NEW York governor Andrew Cuomo says the US 'doesn't have a king' after Donald Trump claimed he has blanket authority to lift the coronavirus lockdown.
The president told reporters at a heated White House briefing on COVID-19, "when somebody is the president of the United States, the authority is total and that’s the way it’s gotta be. Total, it’s total.”
But Cuomo has now slammed Trump for the claims, telling MSNBC: "Mr Trump offered no legal or constitutional basis to back up his claim to exclusive authority to reopen society.
"Why he would even go there, I have no idea.
"The constitution says we don't have a king.
"To say 'I have total authority over the country because I'm the president' – it's absolute, that is a king.
"We don't have a king.
"We didn't have king George Washington. We had President George Washington."
Cuomo said if Trump takes any measures that could potentially endanger the lives of New Yorkers – such as enforcing premature reopenings – he will take legal action.
Later, the governor spoke to CNN.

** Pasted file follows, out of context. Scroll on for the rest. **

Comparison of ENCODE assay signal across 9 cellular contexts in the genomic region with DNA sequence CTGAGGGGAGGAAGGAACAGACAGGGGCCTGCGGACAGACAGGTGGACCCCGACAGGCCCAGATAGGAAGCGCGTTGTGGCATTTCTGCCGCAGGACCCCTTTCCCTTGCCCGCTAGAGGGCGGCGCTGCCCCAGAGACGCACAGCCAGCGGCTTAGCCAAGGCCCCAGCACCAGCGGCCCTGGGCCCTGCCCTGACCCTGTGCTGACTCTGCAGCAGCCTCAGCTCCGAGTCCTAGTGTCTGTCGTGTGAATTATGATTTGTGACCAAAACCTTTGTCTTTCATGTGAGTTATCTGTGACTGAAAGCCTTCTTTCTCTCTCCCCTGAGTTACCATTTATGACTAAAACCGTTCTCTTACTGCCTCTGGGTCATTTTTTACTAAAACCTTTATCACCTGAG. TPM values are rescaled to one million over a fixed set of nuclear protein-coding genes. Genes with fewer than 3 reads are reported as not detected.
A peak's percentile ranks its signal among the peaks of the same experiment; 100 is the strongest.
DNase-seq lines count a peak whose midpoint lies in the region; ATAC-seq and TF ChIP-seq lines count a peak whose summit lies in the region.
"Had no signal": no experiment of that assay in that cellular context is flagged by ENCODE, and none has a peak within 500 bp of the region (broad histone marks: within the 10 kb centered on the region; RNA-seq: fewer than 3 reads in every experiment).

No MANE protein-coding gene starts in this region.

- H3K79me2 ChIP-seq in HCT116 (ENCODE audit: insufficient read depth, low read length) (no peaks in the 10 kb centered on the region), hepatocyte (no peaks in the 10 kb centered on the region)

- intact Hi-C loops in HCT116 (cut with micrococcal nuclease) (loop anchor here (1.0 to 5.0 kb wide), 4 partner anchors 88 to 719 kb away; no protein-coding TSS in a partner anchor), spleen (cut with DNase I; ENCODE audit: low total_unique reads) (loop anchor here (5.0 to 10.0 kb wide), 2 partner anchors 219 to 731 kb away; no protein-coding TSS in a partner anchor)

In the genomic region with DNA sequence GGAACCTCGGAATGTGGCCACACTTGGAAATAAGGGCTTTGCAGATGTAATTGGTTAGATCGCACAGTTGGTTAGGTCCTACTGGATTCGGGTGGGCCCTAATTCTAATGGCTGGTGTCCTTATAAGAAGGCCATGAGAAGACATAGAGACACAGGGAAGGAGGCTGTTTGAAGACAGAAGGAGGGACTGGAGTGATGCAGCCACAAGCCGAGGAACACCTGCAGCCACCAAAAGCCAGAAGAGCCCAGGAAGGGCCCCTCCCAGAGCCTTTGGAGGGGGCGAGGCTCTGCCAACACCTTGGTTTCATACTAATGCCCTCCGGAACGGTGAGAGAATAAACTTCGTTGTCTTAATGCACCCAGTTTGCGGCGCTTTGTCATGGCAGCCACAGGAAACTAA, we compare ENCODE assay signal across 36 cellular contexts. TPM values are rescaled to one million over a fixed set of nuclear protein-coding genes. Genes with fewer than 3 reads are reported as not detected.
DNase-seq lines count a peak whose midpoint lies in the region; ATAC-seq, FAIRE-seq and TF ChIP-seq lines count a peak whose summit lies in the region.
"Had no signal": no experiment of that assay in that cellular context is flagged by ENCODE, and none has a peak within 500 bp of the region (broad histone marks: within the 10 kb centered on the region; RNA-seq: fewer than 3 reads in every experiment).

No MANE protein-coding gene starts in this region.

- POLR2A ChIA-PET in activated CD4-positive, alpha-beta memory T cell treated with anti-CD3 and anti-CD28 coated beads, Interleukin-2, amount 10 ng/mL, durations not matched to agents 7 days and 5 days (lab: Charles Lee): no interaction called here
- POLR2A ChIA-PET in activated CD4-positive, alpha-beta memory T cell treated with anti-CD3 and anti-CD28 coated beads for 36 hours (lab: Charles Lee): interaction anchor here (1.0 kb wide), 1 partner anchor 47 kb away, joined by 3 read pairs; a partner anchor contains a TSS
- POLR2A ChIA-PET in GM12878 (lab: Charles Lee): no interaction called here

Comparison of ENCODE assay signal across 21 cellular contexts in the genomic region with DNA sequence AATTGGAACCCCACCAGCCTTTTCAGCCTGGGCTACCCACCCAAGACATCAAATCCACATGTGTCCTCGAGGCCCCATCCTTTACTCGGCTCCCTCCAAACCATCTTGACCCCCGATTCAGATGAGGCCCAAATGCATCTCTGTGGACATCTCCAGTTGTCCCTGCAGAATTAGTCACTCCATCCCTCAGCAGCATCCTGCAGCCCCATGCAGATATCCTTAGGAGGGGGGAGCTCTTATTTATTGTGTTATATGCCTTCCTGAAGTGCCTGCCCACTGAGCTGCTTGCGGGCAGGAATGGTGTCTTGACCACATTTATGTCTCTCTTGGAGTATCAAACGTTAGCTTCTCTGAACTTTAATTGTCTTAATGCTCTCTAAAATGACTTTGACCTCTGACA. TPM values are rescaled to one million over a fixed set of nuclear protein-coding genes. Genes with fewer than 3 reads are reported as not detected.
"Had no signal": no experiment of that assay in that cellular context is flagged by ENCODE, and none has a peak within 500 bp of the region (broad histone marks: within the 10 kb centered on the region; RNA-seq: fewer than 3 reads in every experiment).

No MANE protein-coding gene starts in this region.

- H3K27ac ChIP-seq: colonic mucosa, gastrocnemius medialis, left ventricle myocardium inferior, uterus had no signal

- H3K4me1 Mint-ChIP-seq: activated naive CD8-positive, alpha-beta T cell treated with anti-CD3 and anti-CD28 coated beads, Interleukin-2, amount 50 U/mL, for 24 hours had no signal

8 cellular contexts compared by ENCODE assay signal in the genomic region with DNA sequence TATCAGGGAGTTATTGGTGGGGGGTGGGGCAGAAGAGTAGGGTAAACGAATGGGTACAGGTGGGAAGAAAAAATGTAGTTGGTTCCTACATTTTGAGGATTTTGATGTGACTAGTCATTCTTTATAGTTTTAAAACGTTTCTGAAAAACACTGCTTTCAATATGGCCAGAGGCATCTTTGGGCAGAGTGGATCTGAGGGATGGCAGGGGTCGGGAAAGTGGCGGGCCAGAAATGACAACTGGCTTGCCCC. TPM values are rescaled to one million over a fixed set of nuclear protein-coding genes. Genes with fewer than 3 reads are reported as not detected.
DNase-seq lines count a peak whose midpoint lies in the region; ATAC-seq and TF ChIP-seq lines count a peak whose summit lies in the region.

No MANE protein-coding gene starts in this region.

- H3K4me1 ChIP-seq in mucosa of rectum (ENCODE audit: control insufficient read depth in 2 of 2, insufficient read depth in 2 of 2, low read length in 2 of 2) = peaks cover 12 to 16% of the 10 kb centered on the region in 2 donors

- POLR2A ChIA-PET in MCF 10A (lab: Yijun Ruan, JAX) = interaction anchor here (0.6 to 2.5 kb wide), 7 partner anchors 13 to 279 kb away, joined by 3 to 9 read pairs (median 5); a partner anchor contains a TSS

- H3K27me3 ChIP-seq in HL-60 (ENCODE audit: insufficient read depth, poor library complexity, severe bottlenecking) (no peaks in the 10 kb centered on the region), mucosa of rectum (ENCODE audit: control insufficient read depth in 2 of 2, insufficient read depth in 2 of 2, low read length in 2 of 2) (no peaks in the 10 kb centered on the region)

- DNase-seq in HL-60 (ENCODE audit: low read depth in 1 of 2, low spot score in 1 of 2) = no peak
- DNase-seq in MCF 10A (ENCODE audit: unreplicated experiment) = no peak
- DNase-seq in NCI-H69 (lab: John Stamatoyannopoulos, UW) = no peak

DIVISION OF POWER
How is power distributed between state governors and the president?
- Federalism refers to the system of government where the power is shared between the states and the national government.
- The Tenth Amendment was added to the Constitution in 1791 and is part of the Bill of Rights.
- It states that any power not specifically given to the Feds by the Constitution belongs to the individual States and the people.
- It says: "The powers not delegated to the United States by the Constitution, nor prohibited by it to the States, are reserved to the States respectively, or to the people."
He said: "I don't agree with the president's analysis – we don't have a king, we have an elected president.
"That's what our founding fathers said when they wrote the constitution.
"And the constitution says the powers not specifically listed for the federal government are reserved for the states."
The row comes as the death toll from coronavirus topped 21,000 with close to 550,000 cases.
All 50 states and most US territories declared disaster zones for the first time in American history.
"[The fact] I don't want to use the power is another thing," Trump said during a tense White House conference. "That I don’t want to exert my power."
"We have the power," he added. "The federal government has absolute power."
He later clarified: "I would rather work with the states because I like going down to a local government.
"You don’t have somebody in Washington saying 'set up a testing site in the parking lot of a Walmart."
Most legal experts on both side of the political divide agree that Trump has no authority to compel states to act.
Tenth Amendment protections give states exclusive authority, a power not extended to the federal government by the Constitution.
Source: Read Full Article